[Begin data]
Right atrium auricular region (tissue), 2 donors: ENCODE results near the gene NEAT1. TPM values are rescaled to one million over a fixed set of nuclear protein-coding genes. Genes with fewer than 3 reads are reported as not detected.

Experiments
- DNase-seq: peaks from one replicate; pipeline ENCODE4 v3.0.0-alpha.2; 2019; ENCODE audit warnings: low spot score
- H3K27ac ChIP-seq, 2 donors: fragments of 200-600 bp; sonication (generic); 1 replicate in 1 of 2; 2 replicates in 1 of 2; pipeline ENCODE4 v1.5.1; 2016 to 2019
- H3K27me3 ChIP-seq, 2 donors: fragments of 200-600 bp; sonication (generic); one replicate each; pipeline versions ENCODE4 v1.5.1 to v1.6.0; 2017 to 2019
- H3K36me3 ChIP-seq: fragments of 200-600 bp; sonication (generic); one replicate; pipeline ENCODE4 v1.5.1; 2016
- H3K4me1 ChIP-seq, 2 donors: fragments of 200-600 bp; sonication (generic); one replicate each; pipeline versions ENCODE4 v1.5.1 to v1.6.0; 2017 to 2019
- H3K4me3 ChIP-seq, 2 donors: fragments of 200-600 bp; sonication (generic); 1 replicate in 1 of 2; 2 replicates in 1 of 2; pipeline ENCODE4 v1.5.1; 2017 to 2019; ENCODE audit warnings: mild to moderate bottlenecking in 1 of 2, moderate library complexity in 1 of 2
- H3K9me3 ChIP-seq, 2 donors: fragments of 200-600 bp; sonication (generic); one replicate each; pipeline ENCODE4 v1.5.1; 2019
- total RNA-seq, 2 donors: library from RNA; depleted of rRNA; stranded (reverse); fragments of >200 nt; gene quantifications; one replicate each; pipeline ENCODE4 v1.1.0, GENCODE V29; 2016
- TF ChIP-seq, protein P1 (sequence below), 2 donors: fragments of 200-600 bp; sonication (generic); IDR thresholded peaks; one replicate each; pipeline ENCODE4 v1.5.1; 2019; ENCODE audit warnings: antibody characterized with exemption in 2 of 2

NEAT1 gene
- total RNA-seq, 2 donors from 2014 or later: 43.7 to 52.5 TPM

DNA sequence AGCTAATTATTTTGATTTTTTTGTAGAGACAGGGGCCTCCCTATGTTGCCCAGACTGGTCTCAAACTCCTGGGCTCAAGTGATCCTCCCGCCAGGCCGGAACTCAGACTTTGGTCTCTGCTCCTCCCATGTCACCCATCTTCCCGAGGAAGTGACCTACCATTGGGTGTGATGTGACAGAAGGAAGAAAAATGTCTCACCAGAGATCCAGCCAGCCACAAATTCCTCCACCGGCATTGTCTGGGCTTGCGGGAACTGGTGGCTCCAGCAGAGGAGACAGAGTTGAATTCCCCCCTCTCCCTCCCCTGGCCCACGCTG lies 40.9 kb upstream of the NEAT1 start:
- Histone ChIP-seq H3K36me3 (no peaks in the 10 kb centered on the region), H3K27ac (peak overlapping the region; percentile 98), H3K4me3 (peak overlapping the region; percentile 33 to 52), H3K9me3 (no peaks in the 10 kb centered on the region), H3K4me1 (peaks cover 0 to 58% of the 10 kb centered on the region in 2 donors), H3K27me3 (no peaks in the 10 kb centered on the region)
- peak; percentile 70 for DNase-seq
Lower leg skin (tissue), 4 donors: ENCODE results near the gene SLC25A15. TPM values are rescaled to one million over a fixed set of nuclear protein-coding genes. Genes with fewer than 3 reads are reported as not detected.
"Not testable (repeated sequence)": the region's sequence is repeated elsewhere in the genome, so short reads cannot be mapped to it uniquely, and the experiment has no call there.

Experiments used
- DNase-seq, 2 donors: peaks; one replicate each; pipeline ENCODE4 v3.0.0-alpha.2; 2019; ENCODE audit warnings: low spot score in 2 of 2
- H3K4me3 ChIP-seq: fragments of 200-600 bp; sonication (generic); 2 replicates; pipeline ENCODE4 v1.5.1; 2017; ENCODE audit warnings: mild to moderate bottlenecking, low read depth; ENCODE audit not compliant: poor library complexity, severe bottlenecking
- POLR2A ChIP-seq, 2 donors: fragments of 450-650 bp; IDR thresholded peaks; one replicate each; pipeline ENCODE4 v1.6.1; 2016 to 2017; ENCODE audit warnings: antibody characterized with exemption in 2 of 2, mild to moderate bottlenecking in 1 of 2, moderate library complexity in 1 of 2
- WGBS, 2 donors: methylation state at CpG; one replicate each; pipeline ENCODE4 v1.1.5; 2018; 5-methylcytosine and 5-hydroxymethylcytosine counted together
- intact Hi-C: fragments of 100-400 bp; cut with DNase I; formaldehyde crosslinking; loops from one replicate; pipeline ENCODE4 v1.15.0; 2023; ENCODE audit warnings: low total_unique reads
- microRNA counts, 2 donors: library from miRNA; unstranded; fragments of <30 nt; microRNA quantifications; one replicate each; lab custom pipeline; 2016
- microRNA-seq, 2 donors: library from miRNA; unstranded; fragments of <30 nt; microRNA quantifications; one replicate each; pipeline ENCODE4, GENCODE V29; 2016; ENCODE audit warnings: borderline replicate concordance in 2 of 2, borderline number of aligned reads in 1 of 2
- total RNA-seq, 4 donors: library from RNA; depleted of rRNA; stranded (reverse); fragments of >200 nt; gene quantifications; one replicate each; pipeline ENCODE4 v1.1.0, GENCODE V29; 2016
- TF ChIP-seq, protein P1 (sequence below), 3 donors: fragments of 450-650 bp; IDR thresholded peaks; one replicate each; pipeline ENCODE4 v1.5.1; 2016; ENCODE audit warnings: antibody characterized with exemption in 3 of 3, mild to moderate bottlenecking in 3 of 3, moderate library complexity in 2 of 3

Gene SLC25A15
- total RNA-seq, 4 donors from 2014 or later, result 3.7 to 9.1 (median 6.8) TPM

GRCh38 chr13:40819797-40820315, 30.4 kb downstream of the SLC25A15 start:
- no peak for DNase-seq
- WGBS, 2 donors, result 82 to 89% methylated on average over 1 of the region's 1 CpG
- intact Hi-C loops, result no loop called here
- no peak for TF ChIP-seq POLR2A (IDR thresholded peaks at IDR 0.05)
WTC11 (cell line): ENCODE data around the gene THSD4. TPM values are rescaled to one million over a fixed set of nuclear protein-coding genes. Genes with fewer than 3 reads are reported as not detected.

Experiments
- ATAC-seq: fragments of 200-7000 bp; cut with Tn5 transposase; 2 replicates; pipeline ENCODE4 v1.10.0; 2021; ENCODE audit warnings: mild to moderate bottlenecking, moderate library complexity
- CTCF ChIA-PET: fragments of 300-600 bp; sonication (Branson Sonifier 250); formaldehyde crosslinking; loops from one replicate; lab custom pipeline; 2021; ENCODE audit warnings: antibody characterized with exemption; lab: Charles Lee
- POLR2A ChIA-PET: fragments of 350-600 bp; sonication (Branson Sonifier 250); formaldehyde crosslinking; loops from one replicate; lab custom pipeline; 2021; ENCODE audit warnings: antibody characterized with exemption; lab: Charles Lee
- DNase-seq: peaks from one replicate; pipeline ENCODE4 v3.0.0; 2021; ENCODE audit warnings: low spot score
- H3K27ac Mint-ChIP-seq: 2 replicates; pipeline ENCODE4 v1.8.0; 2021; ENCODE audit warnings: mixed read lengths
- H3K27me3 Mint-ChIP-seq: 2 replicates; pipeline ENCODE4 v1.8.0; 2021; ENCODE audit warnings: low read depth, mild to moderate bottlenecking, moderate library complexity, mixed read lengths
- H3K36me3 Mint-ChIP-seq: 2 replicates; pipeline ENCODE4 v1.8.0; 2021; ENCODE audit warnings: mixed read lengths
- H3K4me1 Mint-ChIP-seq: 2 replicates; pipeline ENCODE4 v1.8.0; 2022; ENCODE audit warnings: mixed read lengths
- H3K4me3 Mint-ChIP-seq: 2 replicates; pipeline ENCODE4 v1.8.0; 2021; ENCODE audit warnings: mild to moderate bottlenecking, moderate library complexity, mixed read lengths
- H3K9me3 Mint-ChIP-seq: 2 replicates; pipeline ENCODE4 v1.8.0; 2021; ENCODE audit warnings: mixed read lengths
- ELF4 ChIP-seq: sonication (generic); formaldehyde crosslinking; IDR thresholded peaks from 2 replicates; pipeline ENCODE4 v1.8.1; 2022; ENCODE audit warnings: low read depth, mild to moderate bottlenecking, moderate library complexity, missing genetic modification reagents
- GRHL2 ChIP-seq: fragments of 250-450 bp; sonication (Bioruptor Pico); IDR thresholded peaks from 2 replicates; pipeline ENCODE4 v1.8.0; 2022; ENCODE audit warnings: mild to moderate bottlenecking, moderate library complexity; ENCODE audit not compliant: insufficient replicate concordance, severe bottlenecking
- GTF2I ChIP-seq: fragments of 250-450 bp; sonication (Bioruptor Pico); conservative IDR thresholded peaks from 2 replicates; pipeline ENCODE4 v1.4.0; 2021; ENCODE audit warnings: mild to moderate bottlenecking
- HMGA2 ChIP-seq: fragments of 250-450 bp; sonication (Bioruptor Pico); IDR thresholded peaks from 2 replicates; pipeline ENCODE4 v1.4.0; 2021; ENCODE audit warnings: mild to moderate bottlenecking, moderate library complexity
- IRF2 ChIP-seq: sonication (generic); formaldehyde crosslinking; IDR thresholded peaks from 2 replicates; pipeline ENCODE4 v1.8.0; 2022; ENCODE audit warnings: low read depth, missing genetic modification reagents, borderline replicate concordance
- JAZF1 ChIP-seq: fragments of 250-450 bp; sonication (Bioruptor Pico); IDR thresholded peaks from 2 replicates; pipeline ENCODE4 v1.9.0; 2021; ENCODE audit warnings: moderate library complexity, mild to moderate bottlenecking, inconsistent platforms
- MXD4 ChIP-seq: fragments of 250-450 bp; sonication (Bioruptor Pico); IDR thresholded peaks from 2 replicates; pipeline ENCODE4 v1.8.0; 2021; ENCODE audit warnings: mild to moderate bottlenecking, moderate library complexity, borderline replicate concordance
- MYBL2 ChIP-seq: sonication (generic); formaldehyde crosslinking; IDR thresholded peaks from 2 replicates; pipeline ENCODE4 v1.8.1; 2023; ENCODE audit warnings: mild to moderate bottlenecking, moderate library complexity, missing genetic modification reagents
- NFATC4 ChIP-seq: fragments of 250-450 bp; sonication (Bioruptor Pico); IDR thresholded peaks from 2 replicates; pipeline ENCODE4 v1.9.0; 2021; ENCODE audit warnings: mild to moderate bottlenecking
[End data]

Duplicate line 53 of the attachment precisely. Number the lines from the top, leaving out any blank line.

- JAZF1 ChIP-seq: fragments of 250-450 bp; sonication (Bioruptor Pico); IDR thresholded peaks from 2 replicates; pipeline ENCODE4 v1.9.0; 2021; ENCODE audit warnings: moderate library complexity, mild to moderate bottlenecking, inconsistent platforms